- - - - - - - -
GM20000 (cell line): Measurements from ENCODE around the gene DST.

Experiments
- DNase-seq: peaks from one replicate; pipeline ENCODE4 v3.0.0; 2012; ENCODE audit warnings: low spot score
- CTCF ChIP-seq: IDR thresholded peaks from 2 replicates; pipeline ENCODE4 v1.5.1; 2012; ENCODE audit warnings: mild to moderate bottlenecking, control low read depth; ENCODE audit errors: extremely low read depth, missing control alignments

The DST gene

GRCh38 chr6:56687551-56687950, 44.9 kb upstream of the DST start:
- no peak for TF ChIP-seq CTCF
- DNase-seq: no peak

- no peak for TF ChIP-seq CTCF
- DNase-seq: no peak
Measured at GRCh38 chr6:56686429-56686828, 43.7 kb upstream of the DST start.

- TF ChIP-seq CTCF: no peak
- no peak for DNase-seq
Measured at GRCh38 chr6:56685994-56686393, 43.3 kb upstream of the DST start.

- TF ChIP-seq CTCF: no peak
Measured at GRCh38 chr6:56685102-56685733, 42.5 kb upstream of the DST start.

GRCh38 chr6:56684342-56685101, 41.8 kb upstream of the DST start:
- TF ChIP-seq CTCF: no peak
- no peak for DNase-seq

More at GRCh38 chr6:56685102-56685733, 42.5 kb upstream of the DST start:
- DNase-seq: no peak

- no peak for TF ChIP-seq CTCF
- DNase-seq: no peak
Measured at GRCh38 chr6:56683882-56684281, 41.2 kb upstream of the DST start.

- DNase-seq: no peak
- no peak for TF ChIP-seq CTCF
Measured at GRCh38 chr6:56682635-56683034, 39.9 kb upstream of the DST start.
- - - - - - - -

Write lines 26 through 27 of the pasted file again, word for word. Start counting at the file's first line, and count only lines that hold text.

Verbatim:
- no peak for TF ChIP-seq CTCF
Measured at GRCh38 chr6:56682635-56683034, 39.9 kb upstream of the DST start.